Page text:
The Science Behind Impulse Buying And How To Stop It

We know very well how easy it is to be trapped in the addictive impulse buying cycle, but equally as hard to fall out of. One moment, we decide we should put an end to this by avoiding sales and attractive deals only to be defeated later on by the same triggers. The first step to ultimately stop it is by understanding why we do it in the first place even when we are fully aware of how inconvenient it can make one’s life.

Emotions

Human action could only ever be driven by either of the two forces: emotions or logical reason. Impulse buying decisions result from the former. We buy all these things with no practical purpose to compensate for situations that made us feel some unpleasant way. For instance, we binge eat when we feel stressed from work or we splurge on branded clothing out of a longing to be praised. The guilt comes later when we realize we spent loads on things that do not necessarily make us happy, but usually to mask an underlying issue that money could not have solved in the first place.

Upbringing

Another main motivation that leads us to impulse buy is our upbringing. Let’s take for example a person who’s been raised in a penny-pinching household. This person could grow up to adopt the same thrifty lifestyle had his parents taught him well the value of money. On the other hand, this could work to the disadvantage of the person, too. If his parents nitpick almost every expense he makes without any logical explanation, he might feel restrained. And so, when he gains free rein on his money and spends it according to his terms, holding back would be a challenge.

Lucrative Deals

People could also know better before grabbing seemingly lucrative deals. It is so easy to justify our purchases with a slashed price tag despite not having thoroughly assessed if the purchase is truly worth it only to regret later when finding the same item for a much cheaper price. Given these triggers to our impulsive behavior, here are fool-proof ways we can wean off from it:

Delay Gratification

As overused the term is, delaying gratification always works like a gem. Add those items to your cart all you want when payday or seasonal sales come but never check out on the same day. Give it a good 24 hours, if not more, think every item through if they can truly improve your life. If not, chances are you are buying these to fill a void that otherwise could only be solved if you dig deeper. In other words, it’s an issue that money alone cannot solve, your self-image or relationships, for instance.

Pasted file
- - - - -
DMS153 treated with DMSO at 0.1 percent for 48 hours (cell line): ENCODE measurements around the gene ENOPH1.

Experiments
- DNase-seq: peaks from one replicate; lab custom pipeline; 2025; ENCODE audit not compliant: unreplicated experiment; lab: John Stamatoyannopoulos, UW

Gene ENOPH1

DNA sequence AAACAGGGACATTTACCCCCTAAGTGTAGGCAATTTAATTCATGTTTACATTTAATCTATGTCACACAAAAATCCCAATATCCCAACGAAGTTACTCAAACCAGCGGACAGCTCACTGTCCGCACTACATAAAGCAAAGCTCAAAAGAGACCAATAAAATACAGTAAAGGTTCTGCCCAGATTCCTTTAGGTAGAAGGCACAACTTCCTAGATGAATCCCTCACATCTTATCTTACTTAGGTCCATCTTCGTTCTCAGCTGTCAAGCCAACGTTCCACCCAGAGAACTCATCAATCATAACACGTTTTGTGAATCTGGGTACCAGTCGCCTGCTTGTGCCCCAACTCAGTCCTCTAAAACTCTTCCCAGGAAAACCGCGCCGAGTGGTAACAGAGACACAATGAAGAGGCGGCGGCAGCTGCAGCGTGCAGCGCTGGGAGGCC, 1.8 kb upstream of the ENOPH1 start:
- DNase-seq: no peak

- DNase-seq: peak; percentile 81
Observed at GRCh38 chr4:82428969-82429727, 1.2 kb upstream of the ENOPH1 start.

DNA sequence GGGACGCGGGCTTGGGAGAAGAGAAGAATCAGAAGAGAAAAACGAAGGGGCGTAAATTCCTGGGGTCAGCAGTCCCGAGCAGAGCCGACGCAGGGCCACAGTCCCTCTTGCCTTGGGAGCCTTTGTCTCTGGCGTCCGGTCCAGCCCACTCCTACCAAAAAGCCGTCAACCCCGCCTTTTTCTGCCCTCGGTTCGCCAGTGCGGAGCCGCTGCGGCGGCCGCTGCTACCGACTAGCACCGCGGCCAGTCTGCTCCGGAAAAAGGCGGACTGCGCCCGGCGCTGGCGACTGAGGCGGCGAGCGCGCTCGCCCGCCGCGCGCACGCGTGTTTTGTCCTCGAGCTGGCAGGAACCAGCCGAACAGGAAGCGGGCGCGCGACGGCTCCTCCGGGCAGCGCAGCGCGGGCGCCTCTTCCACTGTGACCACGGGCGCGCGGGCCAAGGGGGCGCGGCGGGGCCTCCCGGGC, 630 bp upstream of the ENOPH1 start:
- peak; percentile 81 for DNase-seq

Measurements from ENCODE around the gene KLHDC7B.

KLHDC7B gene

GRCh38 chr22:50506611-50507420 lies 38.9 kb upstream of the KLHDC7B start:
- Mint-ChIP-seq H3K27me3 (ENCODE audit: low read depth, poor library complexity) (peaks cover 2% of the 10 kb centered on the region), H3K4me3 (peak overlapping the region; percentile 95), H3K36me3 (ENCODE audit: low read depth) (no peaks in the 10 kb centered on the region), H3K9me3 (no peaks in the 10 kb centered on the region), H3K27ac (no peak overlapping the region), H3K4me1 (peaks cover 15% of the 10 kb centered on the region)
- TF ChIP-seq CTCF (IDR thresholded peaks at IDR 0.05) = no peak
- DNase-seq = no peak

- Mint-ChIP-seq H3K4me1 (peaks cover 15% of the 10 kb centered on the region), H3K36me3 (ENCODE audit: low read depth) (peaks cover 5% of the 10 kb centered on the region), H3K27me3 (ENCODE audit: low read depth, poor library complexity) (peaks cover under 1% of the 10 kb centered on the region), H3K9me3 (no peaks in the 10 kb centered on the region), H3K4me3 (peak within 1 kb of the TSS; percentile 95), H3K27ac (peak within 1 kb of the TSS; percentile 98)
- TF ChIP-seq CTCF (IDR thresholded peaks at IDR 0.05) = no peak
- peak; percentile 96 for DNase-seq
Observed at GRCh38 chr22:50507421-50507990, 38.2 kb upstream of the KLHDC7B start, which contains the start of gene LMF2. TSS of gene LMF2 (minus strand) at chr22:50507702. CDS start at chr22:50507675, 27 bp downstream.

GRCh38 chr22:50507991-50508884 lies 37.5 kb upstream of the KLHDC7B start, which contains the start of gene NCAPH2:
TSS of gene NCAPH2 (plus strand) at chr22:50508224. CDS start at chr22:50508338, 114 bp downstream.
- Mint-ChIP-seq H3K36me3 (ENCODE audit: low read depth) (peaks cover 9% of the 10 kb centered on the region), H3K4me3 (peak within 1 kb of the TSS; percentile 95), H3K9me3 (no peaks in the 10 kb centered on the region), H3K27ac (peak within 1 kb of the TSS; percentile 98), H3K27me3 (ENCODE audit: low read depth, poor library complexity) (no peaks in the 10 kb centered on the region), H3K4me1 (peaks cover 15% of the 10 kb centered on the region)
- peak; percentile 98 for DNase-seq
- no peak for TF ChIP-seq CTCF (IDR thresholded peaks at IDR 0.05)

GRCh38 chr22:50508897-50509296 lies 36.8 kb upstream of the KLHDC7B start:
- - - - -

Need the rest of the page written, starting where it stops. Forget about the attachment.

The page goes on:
That is why making a to-buy list is a great practice. Sticking to it prevents you from overspending and ensures that you have all you need. This is true for both groceries or luxury spending.

Budget

Now, this is up to personal discretion, but dedicating 60% of your monthly pay for expenses and saving the rest helps to keep you conscious of your spending. Since you have this fixed amount to work around, allotting for regular necessities such as food, transportation, and utilities will be second nature while feeling fulfilled knowing you set aside a decent amount for your future financial ventures. Withdrawing the spending money in cash, physically allotting them into your fixed expenses, and having control of it in the process could be a stretch, but you could also give it a try.

Still, don’t deprive yourself of spiritually nourishing experiences if you have an amount to spare from the monthly 60. Doing so from time to time will keep you from feeling restricted, which could make it difficult to stick to the saving habit in the long run.

Spend Within Your Means

As much as possible, ditch paying with credit. If anything, you are only paving a life of debt and, unless you can truly say you don’t use your credit card to pay for impulse purchases, relying on it too much almost always leads to untracked spending. Instead, apply for a debit card to keep your money. Not only could you track your expenses with it, but it’s also a definite way to spend within your means.

Rather than focusing on what you can buy now with the money you have, imagine the things you can afford in the future if you allow your money to grow. Think real estate, travels abroad, your retirement, and extraordinary experiences. Everything worth it in life requires a degree of struggle after all.

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